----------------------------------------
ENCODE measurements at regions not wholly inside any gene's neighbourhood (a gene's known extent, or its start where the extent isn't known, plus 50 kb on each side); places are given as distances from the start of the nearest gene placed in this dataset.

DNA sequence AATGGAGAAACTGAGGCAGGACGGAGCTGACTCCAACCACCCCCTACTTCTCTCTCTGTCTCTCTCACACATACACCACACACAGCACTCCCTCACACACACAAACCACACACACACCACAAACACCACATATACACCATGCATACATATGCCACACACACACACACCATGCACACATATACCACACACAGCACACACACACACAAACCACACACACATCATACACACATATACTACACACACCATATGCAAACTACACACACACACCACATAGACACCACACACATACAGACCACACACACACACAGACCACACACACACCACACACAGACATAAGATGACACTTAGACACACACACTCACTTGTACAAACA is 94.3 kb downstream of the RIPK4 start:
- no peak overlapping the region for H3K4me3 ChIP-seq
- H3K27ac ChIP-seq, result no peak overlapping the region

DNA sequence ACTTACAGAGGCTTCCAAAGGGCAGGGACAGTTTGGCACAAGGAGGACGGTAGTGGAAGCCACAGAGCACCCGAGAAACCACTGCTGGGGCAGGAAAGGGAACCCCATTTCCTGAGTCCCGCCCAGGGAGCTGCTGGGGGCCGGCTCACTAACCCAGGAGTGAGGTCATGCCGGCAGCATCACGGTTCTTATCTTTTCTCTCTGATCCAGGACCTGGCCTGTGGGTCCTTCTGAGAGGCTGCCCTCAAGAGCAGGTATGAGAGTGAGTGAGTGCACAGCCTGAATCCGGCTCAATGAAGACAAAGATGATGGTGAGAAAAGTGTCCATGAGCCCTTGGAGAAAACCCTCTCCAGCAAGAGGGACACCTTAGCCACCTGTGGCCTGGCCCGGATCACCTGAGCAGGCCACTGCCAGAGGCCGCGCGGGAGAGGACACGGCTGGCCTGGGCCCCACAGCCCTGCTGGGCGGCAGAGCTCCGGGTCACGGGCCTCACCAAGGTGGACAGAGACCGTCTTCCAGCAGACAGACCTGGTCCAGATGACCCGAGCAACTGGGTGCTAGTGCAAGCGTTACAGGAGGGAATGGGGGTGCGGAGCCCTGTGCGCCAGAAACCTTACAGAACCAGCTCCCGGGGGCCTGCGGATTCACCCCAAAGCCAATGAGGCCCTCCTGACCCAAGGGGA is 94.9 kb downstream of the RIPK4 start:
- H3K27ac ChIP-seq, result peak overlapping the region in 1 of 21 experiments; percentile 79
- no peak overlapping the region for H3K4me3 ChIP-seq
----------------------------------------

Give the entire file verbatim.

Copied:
ENCODE measurements at regions not wholly inside any gene's neighbourhood (a gene's known extent, or its start where the extent isn't known, plus 50 kb on each side); places are given as distances from the start of the nearest gene placed in this dataset.

DNA sequence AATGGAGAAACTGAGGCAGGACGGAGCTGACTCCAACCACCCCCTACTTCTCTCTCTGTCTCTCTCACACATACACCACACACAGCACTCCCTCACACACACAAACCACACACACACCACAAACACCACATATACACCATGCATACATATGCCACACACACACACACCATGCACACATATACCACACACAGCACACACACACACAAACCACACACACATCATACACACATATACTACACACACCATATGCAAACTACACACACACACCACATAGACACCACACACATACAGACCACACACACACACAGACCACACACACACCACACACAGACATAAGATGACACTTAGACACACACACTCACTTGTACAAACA is 94.3 kb downstream of the RIPK4 start:
- no peak overlapping the region for H3K4me3 ChIP-seq
- H3K27ac ChIP-seq, result no peak overlapping the region

DNA sequence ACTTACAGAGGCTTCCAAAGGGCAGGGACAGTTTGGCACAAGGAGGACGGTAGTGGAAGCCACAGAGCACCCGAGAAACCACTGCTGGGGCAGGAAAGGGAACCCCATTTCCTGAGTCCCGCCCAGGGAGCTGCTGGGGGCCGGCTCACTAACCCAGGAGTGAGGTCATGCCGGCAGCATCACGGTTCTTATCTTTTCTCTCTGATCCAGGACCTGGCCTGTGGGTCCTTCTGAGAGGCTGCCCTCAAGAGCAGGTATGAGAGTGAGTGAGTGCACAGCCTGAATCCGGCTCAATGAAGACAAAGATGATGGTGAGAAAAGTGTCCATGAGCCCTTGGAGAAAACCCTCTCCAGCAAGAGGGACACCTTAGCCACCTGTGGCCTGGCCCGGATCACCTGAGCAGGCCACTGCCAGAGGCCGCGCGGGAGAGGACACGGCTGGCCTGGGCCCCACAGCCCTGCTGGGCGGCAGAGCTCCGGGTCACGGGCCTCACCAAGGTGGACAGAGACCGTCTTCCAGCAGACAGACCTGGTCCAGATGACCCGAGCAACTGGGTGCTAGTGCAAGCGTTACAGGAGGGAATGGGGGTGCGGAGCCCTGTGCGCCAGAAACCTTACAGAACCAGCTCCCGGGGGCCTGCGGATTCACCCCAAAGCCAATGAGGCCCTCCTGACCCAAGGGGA is 94.9 kb downstream of the RIPK4 start:
- H3K27ac ChIP-seq, result peak overlapping the region in 1 of 21 experiments; percentile 79
- no peak overlapping the region for H3K4me3 ChIP-seq